On the other hand, the presence of delayed clinical effect would lead to a prolongation of the trial duration. When the treatment effects were assumed to be identical during delay (i.e., HR = 1), as shown in Fig. 3B (black curve), the statistical power decreased from 90% (PHM) per study design (red diamonds in Fig. 3) to less than 40%, with the delay of the clinical effect increasing from 0 to 8 months, when the post-delay separation HR was fixed at 0.75. Note that the HR post-delay separation also affected the statistical power. The statistical power would improve or worsen depending on the magnitude of the observed treatment effect post separation relative to what had been defined in the study design. When the HR improved from 0.75 to 0.70, the statistical power increased to the range of 53% to 98% (Fig. 3B, blue curve). With an HR of 0.80 post-delay separation, the statistical power fell into the range of 25% and 71% (Fig. 3B, orange curve). The consequences of discounting these unique survival kinetics in study design were examined (48) for a multicenter, randomized, double-blind two-arm phase III study conducted in patients with treatment-naïve stage III or IV melanoma receiving ipilimumab plus dacarbazine versus placebo plus dacarbazine (6). The trial duration was prolonged for an additional 2 years due to decreased hazards in the second half of the study.
Another important aspect of the study design due to the presence of delayed clinical effect concerns the necessity and the timing of interim analyses. Due to the life-threatening nature of certain diseases, such as cancer, interim analyses have become a staple in the majority of randomized phase III clinical trials, with the possibility of terminating the trial early due to either unexpectedly large treatment effects, lack of treatment effect, or excessive toxicity. However, the inclusion of interim analyses needs careful considerations, because they may lead to an unnecessary waste of resources and false conclusions. This is crucial in studies with cancer immunotherapy in which the delayed clinical effect is expected. If the interim analyses are placed at times when the true treatment effect has not been demonstrated, they are likely to lead to false-negative conclusions. The study design example provided earlier indicates that a 4-fold decrease in true-positive rate (i.e., statistical power) and an 8-fold increase in false-negative rate (i.e., type II error rate) would be seen at the interim analysis with 50% information fraction if the delayed clinical effect was not considered in the study design (41).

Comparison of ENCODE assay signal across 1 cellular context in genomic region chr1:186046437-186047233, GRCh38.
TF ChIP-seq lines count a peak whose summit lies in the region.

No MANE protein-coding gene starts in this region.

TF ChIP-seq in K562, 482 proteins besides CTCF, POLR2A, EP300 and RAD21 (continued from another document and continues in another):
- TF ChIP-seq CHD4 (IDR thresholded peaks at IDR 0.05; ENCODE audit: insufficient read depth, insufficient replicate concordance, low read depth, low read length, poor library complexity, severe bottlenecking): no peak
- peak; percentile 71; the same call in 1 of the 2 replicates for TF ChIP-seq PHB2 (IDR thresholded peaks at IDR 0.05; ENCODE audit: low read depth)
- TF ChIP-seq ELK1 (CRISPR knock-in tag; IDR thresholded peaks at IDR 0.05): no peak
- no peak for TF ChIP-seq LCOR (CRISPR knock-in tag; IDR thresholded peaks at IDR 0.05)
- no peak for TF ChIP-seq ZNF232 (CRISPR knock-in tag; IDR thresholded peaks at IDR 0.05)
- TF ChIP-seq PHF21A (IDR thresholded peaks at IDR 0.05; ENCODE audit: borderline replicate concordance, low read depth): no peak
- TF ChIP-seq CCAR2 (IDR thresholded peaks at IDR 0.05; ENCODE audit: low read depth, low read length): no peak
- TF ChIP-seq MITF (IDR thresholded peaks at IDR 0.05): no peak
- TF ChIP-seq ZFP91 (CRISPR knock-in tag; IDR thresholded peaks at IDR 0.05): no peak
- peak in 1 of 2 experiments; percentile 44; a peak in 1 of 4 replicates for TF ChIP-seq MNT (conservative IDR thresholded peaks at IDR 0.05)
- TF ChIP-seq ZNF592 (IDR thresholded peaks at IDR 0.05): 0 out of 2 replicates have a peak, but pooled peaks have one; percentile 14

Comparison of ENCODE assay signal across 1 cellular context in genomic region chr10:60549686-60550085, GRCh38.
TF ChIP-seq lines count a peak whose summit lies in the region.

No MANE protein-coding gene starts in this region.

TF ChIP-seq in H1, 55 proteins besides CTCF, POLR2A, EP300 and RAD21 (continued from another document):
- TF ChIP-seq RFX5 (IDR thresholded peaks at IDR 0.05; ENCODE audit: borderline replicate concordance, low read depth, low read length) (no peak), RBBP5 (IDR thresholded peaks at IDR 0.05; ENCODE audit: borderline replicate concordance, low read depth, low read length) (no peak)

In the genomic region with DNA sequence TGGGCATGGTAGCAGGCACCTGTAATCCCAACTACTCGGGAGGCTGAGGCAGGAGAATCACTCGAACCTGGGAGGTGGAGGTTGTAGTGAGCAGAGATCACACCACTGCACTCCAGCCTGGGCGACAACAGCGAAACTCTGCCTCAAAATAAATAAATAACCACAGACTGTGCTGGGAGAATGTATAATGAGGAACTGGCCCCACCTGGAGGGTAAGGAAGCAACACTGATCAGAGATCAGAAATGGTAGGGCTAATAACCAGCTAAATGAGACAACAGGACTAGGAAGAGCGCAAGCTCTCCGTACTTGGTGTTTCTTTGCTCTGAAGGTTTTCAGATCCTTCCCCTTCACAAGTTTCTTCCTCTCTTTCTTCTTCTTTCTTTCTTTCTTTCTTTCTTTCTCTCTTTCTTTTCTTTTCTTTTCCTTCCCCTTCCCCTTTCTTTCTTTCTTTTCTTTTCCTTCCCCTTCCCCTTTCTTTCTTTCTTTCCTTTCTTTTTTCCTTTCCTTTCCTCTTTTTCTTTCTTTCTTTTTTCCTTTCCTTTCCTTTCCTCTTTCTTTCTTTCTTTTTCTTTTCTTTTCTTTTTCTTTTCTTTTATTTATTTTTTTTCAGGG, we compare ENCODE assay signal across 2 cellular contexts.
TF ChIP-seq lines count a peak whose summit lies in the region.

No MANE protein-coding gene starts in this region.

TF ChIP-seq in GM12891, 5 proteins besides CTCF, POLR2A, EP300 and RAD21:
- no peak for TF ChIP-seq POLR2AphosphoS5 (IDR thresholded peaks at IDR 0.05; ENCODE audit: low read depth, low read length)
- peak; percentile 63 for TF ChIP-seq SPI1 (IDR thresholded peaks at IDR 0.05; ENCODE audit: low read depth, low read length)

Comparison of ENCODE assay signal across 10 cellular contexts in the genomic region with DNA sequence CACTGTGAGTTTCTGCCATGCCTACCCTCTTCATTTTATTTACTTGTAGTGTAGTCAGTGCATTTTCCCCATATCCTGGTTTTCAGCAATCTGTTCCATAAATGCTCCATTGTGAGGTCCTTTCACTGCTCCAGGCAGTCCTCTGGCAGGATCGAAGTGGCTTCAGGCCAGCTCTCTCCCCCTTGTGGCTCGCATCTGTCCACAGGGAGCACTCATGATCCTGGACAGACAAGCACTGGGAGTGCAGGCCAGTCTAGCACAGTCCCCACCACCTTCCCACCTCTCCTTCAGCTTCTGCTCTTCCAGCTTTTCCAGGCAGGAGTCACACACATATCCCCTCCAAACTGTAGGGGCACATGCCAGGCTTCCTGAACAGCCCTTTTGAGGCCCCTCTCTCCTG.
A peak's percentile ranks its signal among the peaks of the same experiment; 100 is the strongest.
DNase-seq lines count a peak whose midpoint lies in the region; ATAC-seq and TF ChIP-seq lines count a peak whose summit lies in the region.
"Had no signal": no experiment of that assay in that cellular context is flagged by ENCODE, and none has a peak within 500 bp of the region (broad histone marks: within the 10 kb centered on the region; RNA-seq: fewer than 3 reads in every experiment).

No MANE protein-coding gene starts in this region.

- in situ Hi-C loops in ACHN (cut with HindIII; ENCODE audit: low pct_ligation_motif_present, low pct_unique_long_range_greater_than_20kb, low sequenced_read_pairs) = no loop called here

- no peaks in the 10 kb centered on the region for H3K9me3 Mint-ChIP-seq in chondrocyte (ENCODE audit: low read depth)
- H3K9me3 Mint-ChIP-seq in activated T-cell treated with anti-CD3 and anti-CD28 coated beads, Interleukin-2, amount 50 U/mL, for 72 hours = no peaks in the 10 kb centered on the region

Conclusions and Future Directions
The recent introduction of cancer immunotherapies has heralded an era of significant change in the treatment of cancers. The indirect mechanisms of action of cancer immunotherapy stimulate the patient's own immune system to fight against cancers by targeting antigens expressed on cancer cells and kick-starting antitumor effects. Some of the approaches used in cancer immunotherapy, e.g., immune checkpoint inhibitors, hold the promise of long-term survival, but with more delayed clinical effects. The introduction of these new therapies warrants a re-examination of the appropriate methodology for study design.
Statistical models used in study designs typically assume that everybody in the study population is susceptible to the event of interest and will eventually become an event. The emerging evidence and increasing knowledge of new therapies have led clinical trial researchers to challenge the status quo of study designs in cancer research. Due to the different mechanisms of action induced by immunotherapy compared with more conventional chemotherapies or targeted therapies, these newly introduced immuno-oncologic agents have delayed clinical benefit. This is reflected in the delayed separation of Kaplan–Meier curves in event-driven studies. In addition, a proportion of patients may sustain remission and do not require therapy within a reasonable monitoring time window. Failure to account for these phenomena in the study design could lead to the erroneous discarding of new therapies that could potentially benefit patients. It is crucial to tailor study designs to the characteristics exhibited by cancer immunotherapy.